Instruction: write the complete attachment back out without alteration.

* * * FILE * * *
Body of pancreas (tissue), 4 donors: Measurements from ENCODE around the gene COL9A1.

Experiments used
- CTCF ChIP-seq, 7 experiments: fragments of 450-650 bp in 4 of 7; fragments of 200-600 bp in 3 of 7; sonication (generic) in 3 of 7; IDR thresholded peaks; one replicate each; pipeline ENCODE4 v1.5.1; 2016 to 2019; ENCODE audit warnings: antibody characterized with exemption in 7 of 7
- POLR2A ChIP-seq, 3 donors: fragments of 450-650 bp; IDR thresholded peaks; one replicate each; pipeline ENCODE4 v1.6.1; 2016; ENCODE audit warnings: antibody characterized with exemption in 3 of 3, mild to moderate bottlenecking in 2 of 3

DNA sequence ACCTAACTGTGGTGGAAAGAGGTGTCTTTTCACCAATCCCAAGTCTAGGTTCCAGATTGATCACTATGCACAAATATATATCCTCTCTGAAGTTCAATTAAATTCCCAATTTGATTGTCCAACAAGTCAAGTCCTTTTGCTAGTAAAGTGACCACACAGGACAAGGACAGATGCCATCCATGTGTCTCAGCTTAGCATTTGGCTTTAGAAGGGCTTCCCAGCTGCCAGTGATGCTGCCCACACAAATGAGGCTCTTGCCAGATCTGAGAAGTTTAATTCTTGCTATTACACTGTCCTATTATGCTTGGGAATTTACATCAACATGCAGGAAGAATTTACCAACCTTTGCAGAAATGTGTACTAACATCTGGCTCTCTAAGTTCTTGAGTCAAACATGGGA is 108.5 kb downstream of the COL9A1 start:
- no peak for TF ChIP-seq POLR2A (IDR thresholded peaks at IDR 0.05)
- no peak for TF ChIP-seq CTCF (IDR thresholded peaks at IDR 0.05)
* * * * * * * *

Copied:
Body of pancreas (tissue), 4 donors: Measurements from ENCODE around the gene COL9A1.

Experiments used
- CTCF ChIP-seq, 7 experiments: fragments of 450-650 bp in 4 of 7; fragments of 200-600 bp in 3 of 7; sonication (generic) in 3 of 7; IDR thresholded peaks; one replicate each; pipeline ENCODE4 v1.5.1; 2016 to 2019; ENCODE audit warnings: antibody characterized with exemption in 7 of 7
- POLR2A ChIP-seq, 3 donors: fragments of 450-650 bp; IDR thresholded peaks; one replicate each; pipeline ENCODE4 v1.6.1; 2016; ENCODE audit warnings: antibody characterized with exemption in 3 of 3, mild to moderate bottlenecking in 2 of 3

DNA sequence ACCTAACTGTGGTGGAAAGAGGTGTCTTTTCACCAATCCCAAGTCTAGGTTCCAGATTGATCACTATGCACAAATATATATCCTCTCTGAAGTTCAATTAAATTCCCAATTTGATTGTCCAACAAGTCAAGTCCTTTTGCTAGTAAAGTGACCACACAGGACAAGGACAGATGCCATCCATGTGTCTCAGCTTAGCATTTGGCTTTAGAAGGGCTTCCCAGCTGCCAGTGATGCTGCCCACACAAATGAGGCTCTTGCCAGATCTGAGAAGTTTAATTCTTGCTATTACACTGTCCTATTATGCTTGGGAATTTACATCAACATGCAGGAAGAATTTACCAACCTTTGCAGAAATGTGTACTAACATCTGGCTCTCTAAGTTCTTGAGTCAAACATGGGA is 108.5 kb downstream of the COL9A1 start:
- no peak for TF ChIP-seq POLR2A (IDR thresholded peaks at IDR 0.05)
- no peak for TF ChIP-seq CTCF (IDR thresholded peaks at IDR 0.05)